January 30, 2015

Pronoun Practice Exercise Answers

1. Those are Tom's. a. personal pronoun      b. relative pronoun      c. indefinite pronoun     d. interrogative pronoun     e. reflexive pronoun    f. demonstrative pronoun 2. They didn't give themselves a chance to think before beginning the … [Read more...]

Case: Nominative


Using the nominative case indicates that the pronoun is acting as the subject of a given clause or as a predicate nominative following a linking verb. Subjective Pronouns Singular I, she, he, it Plural we, they Singular and … [Read more...]

Case: Objective


Using the objective case indicates that the pronoun is acting as an object. Objective Pronouns Singular me, her, him, it Plural us, them Singular and Plural you. whom A pronoun as a direct object My dog likes … [Read more...]

Case: Possessive


Using the possessive case indicates that the pronoun is showing ownership. Possessive Pronouns Singular my, mine her, hers, his, its Plural our, ours their, theirs Singular and Plural your, yours whose   With … [Read more...]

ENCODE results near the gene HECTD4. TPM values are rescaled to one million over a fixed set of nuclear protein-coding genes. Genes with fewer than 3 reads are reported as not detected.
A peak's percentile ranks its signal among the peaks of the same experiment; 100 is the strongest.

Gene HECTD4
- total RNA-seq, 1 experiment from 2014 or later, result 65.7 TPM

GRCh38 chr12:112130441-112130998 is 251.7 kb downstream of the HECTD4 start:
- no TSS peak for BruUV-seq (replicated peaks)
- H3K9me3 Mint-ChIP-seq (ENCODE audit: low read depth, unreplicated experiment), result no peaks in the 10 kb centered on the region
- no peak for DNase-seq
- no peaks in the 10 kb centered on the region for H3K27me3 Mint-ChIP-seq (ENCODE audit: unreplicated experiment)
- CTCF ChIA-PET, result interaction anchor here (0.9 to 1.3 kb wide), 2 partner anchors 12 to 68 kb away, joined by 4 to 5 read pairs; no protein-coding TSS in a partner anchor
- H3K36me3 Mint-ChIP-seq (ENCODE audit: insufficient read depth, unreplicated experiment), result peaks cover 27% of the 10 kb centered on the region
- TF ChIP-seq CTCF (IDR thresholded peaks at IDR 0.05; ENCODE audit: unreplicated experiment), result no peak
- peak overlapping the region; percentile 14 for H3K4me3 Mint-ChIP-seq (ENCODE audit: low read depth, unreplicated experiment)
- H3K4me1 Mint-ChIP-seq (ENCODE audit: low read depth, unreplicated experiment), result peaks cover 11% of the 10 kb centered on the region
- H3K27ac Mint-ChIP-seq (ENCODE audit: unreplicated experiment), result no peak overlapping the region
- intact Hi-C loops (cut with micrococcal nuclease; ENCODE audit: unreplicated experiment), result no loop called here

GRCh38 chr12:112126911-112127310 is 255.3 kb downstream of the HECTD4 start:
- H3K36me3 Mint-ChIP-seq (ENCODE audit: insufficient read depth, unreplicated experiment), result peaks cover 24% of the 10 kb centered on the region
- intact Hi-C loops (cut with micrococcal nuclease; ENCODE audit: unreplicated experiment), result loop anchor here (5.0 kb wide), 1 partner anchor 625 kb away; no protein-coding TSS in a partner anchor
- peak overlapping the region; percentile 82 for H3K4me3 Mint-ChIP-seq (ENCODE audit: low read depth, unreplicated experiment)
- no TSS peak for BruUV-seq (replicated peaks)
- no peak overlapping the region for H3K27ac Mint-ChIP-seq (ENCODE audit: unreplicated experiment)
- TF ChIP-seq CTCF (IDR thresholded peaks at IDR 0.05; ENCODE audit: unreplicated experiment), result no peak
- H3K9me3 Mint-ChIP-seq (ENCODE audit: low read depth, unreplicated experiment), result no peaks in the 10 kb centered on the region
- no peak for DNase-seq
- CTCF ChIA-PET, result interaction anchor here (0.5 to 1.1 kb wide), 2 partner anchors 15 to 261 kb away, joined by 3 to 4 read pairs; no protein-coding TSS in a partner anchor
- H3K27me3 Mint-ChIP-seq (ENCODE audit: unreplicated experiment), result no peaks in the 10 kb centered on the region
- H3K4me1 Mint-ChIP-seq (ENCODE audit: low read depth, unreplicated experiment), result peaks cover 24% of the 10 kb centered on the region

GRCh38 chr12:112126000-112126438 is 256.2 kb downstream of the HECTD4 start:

Nouns: Object of the Preposition

Prepositions are small words that create a relationship between other words in a sentence by linking phrases to the rest of the sentence. The nouns that follow them are objects of the preposition. [In the following examples, the preposition is … [Read more...]

Agreement: Pronouns that ALWAYS Take a Singular Verb

First it might be helpful to remember that the singular form of all verbs — except "to be" and "to have" — is formed by adding "s" or "es." For example: dives, runs, answers, crashes, presses and tosses. When used as a subject or adjective these … [Read more...]

Agreement: Pronouns that ALWAYS Take a Plural Verb

Always Plural Subjects When a compound subject is joined by a coordinating conjunction (and), it takes a plural verb IF the subjects refer to different people or things and if the subject cannot be considered a unit. Your investments and … [Read more...]

Agreement: Singular or Plural Subject? It Depends

When the parts of a compound subject are joined by or, but, either ... or, neither ... nor, not only ... but also the verb must agree with the subject nearest to the verb. Neither the Oregon players nor the coach was overconfident. "Coach" is … [Read more...]